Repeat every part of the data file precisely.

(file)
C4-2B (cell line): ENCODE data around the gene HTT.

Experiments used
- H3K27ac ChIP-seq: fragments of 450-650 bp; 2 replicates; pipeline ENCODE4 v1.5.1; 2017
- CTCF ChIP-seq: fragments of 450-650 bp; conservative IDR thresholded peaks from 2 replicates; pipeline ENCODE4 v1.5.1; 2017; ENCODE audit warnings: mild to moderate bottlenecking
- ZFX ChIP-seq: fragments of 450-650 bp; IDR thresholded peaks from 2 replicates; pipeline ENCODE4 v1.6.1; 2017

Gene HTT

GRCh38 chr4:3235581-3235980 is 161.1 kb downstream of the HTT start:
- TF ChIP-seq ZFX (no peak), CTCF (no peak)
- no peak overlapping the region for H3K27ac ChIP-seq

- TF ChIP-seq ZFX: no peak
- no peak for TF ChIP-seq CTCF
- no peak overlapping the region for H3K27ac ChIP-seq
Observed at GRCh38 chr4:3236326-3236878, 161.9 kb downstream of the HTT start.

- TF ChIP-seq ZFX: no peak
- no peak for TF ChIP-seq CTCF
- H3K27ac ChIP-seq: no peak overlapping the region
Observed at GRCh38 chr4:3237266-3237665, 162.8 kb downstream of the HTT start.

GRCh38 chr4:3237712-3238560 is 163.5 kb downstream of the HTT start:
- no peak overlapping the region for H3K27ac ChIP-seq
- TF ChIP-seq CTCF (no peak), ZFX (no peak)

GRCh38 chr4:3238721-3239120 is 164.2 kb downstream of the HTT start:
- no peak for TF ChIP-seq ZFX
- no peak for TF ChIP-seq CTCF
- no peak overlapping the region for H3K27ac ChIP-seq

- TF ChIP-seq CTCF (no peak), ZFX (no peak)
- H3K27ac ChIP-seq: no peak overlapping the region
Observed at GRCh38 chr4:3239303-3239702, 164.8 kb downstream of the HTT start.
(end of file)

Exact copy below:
C4-2B (cell line): ENCODE data around the gene HTT.

Experiments used
- H3K27ac ChIP-seq: fragments of 450-650 bp; 2 replicates; pipeline ENCODE4 v1.5.1; 2017
- CTCF ChIP-seq: fragments of 450-650 bp; conservative IDR thresholded peaks from 2 replicates; pipeline ENCODE4 v1.5.1; 2017; ENCODE audit warnings: mild to moderate bottlenecking
- ZFX ChIP-seq: fragments of 450-650 bp; IDR thresholded peaks from 2 replicates; pipeline ENCODE4 v1.6.1; 2017

Gene HTT

GRCh38 chr4:3235581-3235980 is 161.1 kb downstream of the HTT start:
- TF ChIP-seq ZFX (no peak), CTCF (no peak)
- no peak overlapping the region for H3K27ac ChIP-seq

- TF ChIP-seq ZFX: no peak
- no peak for TF ChIP-seq CTCF
- no peak overlapping the region for H3K27ac ChIP-seq
Observed at GRCh38 chr4:3236326-3236878, 161.9 kb downstream of the HTT start.

- TF ChIP-seq ZFX: no peak
- no peak for TF ChIP-seq CTCF
- H3K27ac ChIP-seq: no peak overlapping the region
Observed at GRCh38 chr4:3237266-3237665, 162.8 kb downstream of the HTT start.

GRCh38 chr4:3237712-3238560 is 163.5 kb downstream of the HTT start:
- no peak overlapping the region for H3K27ac ChIP-seq
- TF ChIP-seq CTCF (no peak), ZFX (no peak)

GRCh38 chr4:3238721-3239120 is 164.2 kb downstream of the HTT start:
- no peak for TF ChIP-seq ZFX
- no peak for TF ChIP-seq CTCF
- no peak overlapping the region for H3K27ac ChIP-seq

- TF ChIP-seq CTCF (no peak), ZFX (no peak)
- H3K27ac ChIP-seq: no peak overlapping the region
Observed at GRCh38 chr4:3239303-3239702, 164.8 kb downstream of the HTT start.